The cross of Christ is central to our spiritual lives and to the glory we will obtain from God.

Taking up the cross to follow Christ is essential to our discipleship.  We cannot be Christians unless we do what Christ commanded:  Take up our cross and follow Him.

This week as you fast, pray and prepare yourself to celebrate the Resurrection of Christ, focus on the cross bearing we are called to do.

It is not easy to follow Christ – every day in the most mundane and simple ways we see how hard it is to do the right thing.  We struggle with patience, sloth, forgetfulness, greed, envy, jealousy, anger, being thankful, not getting our way, with disappointment, with having to share the world with others.   And all of that can occur just in the morning before we go to church!

We must die with Christ in order to live with Him.  As St. Paul writes:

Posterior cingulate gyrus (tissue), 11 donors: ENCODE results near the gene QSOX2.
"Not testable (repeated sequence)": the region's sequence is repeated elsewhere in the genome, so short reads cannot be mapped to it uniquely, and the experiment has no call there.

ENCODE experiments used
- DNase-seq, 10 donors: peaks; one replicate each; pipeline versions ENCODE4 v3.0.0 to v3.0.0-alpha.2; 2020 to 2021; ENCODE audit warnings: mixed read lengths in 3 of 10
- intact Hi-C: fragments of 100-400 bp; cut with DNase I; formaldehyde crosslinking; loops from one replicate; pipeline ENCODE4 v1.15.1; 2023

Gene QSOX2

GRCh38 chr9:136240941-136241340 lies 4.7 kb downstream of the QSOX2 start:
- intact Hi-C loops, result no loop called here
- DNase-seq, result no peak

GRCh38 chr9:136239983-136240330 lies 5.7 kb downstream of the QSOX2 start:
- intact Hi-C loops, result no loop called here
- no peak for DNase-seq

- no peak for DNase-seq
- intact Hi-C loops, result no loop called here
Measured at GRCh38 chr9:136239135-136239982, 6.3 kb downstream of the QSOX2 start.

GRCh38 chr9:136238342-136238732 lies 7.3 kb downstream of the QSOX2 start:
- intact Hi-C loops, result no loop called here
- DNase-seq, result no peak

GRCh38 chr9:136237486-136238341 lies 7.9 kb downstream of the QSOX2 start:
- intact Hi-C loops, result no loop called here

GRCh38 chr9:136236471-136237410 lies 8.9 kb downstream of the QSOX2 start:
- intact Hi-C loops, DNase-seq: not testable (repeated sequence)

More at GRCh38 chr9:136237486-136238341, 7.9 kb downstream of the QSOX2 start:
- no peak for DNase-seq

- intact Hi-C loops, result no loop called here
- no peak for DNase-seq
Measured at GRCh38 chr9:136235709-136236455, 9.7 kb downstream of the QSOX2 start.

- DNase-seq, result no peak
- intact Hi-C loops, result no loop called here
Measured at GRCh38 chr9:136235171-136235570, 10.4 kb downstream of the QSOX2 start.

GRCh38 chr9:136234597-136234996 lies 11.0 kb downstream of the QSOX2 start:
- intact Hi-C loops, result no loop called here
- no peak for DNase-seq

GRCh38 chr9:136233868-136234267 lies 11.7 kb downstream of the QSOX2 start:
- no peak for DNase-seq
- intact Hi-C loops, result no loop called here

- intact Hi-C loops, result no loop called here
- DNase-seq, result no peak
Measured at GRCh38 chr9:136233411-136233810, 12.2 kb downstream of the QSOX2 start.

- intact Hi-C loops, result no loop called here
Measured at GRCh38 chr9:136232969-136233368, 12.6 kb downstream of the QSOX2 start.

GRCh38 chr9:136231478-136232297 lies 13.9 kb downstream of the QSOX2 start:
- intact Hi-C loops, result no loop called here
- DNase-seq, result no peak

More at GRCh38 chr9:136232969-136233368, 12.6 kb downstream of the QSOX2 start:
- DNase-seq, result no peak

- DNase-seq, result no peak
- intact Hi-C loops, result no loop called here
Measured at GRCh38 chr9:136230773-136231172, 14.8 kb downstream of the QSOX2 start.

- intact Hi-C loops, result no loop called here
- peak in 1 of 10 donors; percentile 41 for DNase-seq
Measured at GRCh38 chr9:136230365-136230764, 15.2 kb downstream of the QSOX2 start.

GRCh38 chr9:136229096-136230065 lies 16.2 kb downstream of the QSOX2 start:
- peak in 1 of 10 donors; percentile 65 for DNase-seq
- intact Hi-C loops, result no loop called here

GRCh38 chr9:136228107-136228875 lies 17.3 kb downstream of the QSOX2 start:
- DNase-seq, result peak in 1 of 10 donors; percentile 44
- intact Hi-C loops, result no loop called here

Do you not know that all of us who have been baptized into Christ Jesus were baptized into his death? We were buried therefore with him by baptism into death, so that as Christ was raised from the dead by the glory of the Father, we too might walk in newness of life. For if we have been united with him in a death like his, we shall certainly be united with him in a resurrection like his. We know that our old self was crucified with him so that the sinful body might be destroyed, and we might no longer be enslaved to sin. For he who has died is freed from sin. But if we have died with Christ, we believe that we shall also live with him.   (Romans 6:3-8)

But we do have to die with Him if we want to live with Him. This dying to self is hard because we so want to get our way always.

To be a Christian is to live for the kingdom of God, which means denying ourselves in this world.  We are not Christians in order to become more prosperous in this world, for as Christians we claim citizenship in God’s Kingdom.  We may experience blessings in this world, but we aren’t to live for them, but must live with a willingness to give up the things of this world for life in the world to come.  We receive blessings from God so that we might share those blessings with others.